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‘Recession-core’ is unfortunately a real Pinterest aesthetic

 

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‘Recession-core’ is unfortunately a real Pinterest aesthetic

As the world lingers on the edge of doom, Pinterest girlies have found a way to turn that into an aesthetic, too. 

Earlier this year, we wrapped up the awards season – where apart from watching our favourite artists thrive we get to witness some of the most glorious moments of fashion. But this year, red carpets lacked the usual glamour and glitter that we often associate with the rich. As one bereaved Twitter user pointed out, shiny necklaces are almost extinct and everyone is embracing minimal makeup. And for better or for worse, everything is beige.

That is, because, the era of Recession-core has dawned upon us. Economists have been predicting a recession for some time now, and history has proven that fashion, politics and the economy always go hand in hand.

Going all the way back to the bling of the Y2K era in the US, colours and layering were the hottest trends. But the fashion scene shifted to a more minimalist style post-2008, which is around the time the US went through one of its worst economic slumps. The Hemline Index, which first emerged in the aftermath of the Great Depression, is another indicator of recession. The theory goes that when prices rise, so do our skirt lengths – look no further than Miu Miu’s micro-mini moment as evidence.

Fashion-wise, recession-core is the same as quiet luxury. No prints, no logos, practically nothing that is an immediate sign of luxury and excess. Trend predictions anticipate a move towards bigger bags, fewer accessories, outfit repeating and androgyny, alongside messy hair and makeup that prioritise utilitarian practicality as time progresses. Resin jewellery and checkerboard prints are out of style, with versatile and minimalist brands like The Row, Paloma Wool and Polène emerging in their place as clean and crisp alternatives.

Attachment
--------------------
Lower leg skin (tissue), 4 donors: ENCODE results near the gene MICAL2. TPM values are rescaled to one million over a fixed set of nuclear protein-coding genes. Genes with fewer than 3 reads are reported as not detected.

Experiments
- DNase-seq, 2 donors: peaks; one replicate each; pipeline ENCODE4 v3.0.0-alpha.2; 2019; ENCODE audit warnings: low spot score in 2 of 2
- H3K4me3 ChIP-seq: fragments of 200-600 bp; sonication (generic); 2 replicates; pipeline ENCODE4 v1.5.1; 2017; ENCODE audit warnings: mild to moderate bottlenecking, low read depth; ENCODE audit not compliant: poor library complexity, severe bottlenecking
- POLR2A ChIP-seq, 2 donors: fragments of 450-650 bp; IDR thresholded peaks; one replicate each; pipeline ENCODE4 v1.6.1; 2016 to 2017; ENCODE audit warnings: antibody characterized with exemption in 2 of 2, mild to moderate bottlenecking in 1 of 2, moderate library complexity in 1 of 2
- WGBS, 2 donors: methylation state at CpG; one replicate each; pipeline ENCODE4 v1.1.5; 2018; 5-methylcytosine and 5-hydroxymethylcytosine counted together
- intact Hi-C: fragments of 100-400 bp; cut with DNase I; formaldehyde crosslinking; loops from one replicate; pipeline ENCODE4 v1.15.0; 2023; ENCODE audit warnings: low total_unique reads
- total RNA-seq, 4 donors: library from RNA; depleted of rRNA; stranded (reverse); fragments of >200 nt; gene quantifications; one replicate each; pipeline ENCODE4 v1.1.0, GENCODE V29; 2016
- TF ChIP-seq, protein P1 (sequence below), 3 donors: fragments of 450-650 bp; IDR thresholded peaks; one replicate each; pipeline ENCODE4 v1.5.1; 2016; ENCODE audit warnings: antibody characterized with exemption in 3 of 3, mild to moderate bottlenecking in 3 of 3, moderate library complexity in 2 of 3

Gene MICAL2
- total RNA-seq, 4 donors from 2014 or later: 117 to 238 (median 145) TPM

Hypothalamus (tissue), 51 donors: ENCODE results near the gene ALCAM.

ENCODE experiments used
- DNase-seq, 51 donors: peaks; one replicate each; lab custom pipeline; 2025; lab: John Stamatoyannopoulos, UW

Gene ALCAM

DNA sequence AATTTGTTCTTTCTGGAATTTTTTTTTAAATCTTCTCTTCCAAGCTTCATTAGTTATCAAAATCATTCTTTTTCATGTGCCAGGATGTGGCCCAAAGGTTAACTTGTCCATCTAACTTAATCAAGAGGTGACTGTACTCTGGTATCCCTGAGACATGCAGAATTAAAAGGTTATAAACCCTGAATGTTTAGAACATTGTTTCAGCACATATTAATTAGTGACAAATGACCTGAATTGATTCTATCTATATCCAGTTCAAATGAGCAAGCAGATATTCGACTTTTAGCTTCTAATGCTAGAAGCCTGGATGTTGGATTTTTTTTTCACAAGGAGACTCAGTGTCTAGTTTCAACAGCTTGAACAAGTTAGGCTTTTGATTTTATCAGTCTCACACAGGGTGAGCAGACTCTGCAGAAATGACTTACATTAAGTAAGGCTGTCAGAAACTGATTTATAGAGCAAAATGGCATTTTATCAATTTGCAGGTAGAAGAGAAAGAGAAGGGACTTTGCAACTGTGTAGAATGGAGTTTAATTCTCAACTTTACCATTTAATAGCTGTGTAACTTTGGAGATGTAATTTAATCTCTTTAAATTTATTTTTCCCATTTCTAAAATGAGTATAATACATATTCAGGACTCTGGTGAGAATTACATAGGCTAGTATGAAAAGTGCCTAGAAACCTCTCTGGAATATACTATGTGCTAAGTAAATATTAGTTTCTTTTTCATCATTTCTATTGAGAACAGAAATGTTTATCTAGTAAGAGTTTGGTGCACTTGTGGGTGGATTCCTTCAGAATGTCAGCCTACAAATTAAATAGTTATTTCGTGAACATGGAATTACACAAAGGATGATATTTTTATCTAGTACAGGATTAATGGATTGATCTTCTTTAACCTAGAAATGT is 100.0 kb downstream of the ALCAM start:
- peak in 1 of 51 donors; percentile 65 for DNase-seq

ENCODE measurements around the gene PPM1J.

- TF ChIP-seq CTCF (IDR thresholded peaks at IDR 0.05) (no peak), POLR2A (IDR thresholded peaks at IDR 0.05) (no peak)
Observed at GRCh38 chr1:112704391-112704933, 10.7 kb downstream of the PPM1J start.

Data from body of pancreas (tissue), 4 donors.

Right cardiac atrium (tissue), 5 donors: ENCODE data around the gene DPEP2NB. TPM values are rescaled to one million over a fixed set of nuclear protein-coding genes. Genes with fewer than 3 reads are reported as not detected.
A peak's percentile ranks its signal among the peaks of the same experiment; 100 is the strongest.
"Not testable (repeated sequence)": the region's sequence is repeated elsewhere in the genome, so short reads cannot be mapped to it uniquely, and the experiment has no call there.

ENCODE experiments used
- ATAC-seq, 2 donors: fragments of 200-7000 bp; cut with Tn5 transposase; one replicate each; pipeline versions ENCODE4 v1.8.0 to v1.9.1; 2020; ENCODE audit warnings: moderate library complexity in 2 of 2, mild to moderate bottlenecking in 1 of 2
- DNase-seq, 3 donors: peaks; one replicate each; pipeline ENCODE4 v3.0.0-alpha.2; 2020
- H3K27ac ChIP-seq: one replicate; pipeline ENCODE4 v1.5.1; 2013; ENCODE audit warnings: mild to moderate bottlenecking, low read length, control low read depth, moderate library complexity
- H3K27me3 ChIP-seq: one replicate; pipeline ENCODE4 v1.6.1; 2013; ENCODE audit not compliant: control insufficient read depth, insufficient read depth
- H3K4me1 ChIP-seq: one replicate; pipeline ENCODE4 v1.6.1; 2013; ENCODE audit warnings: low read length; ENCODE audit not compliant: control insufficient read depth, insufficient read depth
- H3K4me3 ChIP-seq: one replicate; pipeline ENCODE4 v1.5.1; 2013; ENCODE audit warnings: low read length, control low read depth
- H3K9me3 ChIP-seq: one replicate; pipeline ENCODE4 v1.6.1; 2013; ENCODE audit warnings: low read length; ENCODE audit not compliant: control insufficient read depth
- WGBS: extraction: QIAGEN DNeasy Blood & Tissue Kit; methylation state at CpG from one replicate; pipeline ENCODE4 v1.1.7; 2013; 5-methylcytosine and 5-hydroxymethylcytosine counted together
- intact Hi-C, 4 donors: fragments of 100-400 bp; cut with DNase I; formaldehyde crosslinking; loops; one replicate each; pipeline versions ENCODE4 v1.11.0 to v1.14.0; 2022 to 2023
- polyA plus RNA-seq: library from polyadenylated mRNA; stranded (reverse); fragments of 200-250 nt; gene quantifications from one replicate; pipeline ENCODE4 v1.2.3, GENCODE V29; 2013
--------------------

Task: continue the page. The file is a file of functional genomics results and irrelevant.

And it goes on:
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It makes sense for the masses to adopt a more minimalist style out of financial necessity – but among the rich? Everybody knows that a recession just makes the rich richer and the poor, poorer.  It comes off as a very obvious tactic to just be more likeable. It’s simply an attempt by the rich to appear more relatable so we spare them when it’s time to ‘eat the rich’ (metaphorically).

Basically, flaunting your wealth during an economic slump is not a good look. With the growing public criticism of celebrities, the rich and famous are acutely aware of that. Perhaps that’s why, rather than presenting flashy signs of opulence, we’re seeing a shift toward ambiguous affluence from celebrities and designers alike.

Our obsession with labelling everything, even recession, into aestheticized categories is frankly a little concerning. Aesthetics takes the idea of personality being an internal characteristic and turns it into a visual display of originality – but the pressure on social media users to conform to a singular niche runs high. On the other hand, it makes the state of the world somewhat easier to understand and grapple with. Perhaps it’s just a way to cope. Aesthetics are nothing more than a phase — and if we categorise our impending doom into one, then will go out of style as fast as it arrived?


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